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APIC 2014: Transformation—a map redrawn

12:30 AM MDT | May 16, 2014 | Natasha Alperowicz in Pattaya

The main day of this year’s Asia Petrochemical Industry Conference (APIC), now taking place at Pattaya, Thailand, dealt with changes the industry currently faces and their impact on Asian players. The theme of this year's APIC is Transformation, A map redrawn. The proceedings commenced with introductions by the chairmen of the petrochemical industry associations of APIC’s members, Thailand, Japan, India, South Korea, Malaysia, Singapore and Taiwan.
In his opening remarks, Ekarat Thongtawach, chairman of the Petrochemical Club, Federation of Thai Industry, said that the global petrochemical industry has changed significantly. Geopolitical uncertainty is impacting economies in some parts of the world as are high petrochemical feedstock costs, particularly in Asia. Petrochemical players, particularly in North America, have an immense competitive advantage. These changes are not all negative, however, and will provide opportunities. “We cannot simply ignore the changes but embrace and understand them,” he says.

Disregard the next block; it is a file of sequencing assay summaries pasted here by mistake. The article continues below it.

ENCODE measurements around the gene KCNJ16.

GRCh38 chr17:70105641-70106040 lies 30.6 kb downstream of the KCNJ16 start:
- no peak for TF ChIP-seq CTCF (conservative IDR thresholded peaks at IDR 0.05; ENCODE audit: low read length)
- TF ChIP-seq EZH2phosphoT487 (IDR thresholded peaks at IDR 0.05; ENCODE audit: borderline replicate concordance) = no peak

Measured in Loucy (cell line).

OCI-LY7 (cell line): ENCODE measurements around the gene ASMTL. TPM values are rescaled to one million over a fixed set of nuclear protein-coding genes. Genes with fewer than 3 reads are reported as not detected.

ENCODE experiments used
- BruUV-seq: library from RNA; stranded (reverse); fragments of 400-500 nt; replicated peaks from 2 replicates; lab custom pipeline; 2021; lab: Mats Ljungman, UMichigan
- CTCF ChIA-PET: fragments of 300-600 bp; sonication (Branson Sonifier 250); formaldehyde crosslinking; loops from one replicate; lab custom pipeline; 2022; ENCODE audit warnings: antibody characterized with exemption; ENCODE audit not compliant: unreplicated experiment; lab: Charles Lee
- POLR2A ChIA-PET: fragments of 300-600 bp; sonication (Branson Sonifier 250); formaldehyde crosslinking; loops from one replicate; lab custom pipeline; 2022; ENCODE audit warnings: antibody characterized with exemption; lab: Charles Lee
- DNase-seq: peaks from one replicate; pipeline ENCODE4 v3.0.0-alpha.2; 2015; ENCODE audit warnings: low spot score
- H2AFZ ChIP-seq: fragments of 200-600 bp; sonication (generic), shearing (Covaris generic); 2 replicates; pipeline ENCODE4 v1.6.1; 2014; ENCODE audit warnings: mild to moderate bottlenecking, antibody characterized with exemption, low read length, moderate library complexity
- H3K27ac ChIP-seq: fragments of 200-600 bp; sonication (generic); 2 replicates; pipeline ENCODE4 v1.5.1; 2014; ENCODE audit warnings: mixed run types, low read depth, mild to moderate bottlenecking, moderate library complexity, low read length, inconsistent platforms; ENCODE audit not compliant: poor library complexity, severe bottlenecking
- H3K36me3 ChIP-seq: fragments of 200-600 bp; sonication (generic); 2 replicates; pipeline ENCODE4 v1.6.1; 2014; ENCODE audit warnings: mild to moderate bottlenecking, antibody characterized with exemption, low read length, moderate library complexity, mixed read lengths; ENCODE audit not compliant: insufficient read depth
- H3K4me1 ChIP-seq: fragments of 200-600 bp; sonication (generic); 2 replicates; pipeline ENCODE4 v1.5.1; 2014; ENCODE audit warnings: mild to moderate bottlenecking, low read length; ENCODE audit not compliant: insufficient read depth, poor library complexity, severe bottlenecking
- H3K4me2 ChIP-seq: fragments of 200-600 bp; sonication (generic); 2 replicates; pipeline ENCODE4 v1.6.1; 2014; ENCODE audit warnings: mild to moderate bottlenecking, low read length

Yoshimitsu Kobayashi, chairman of Japan Petrochemical Industry Association, echoes Ekarat’s views. “New production capacity based on associated gas from Middle East oil fields, shale gas from North America, and other natural gas, offers improved cost competitiveness and represents a major challenge to Asian petrochemical industries, which tend to rely more on higher-priced naphtha as their raw material. At the same time, we can see this situation as a unique opportunity to pursue game-changing innovations and build a high-value-added petrochemical industry that shifts the axis in butane-butene fraction and aromatic compounds.”
Asia’s high-cost petrochemical feedstocks dominated discussions. Preston Chen, chairman of the Petrochemical Industry Association of Taiwan, says that the cost of producing one ton of ethylene from shale gas feedstock is $350 compared with $1,500 when using naphtha. At APIC, he also spoke about environmental challenges the industry is facing. In Taiwan, the Kuo Kuang petrochemical project has been canceled on environmental grounds, he says.
Kamal Nanavaty, v.p. of the Chemicals & Petrochemical Manufacturers’ Association of India, says  that petrochemical consumption in Asia/Pacific this year is projected to grow 4.5–5.0%. He also calls on the industry to embrace change. “The petrochemical landscape is undergoing a transformation, which has already started altering the fundamentals of this industry, and it is vital that we gear up to face the coming changes and the challenges thrown up by these changes,” he says.

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